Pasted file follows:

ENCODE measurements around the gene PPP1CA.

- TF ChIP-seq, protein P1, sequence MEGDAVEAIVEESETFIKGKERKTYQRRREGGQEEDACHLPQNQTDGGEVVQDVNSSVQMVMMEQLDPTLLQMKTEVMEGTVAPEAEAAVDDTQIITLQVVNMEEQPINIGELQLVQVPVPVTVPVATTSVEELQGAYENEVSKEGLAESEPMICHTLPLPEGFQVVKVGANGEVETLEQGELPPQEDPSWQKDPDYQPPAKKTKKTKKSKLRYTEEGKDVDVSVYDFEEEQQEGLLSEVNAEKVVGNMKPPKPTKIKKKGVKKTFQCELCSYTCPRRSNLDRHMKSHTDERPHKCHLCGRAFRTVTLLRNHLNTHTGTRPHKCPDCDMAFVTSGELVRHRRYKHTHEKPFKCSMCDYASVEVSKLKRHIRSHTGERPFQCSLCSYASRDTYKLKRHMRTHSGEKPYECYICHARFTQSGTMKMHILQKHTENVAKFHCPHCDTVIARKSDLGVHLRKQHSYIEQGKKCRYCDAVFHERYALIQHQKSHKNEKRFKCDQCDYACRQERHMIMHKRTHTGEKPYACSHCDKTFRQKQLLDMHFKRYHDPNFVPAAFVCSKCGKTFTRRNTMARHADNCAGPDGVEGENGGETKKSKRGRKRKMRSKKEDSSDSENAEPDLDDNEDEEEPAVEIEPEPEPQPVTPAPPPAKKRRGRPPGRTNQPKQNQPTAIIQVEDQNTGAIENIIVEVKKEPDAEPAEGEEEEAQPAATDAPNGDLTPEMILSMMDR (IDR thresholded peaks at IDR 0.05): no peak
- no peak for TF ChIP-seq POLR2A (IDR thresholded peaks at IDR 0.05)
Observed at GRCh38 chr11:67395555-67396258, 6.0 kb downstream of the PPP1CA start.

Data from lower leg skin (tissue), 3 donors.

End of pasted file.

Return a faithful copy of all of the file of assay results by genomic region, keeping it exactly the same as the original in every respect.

ENCODE measurements around the gene PPP1CA.

- TF ChIP-seq, protein P1, sequence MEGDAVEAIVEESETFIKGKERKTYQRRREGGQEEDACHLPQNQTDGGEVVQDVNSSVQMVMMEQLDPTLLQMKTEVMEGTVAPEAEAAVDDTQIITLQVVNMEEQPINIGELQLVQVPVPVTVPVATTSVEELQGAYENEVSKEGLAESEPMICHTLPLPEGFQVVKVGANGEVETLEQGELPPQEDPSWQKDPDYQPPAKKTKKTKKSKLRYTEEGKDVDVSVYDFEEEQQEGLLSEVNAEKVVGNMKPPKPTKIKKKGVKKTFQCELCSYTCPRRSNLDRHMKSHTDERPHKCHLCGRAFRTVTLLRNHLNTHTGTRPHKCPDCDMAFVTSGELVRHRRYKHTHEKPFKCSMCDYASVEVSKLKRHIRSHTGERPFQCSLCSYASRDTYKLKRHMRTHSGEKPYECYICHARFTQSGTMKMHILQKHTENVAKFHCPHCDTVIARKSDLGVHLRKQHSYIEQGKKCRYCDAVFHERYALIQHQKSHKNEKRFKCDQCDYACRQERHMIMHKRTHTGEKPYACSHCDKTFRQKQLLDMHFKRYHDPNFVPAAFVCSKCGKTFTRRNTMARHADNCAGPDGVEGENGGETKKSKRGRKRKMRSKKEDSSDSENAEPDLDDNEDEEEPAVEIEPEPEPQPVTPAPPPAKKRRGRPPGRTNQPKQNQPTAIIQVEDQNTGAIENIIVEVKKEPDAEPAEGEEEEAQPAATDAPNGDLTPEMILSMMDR (IDR thresholded peaks at IDR 0.05): no peak
- no peak for TF ChIP-seq POLR2A (IDR thresholded peaks at IDR 0.05)
Observed at GRCh38 chr11:67395555-67396258, 6.0 kb downstream of the PPP1CA start.

Data from lower leg skin (tissue), 3 donors.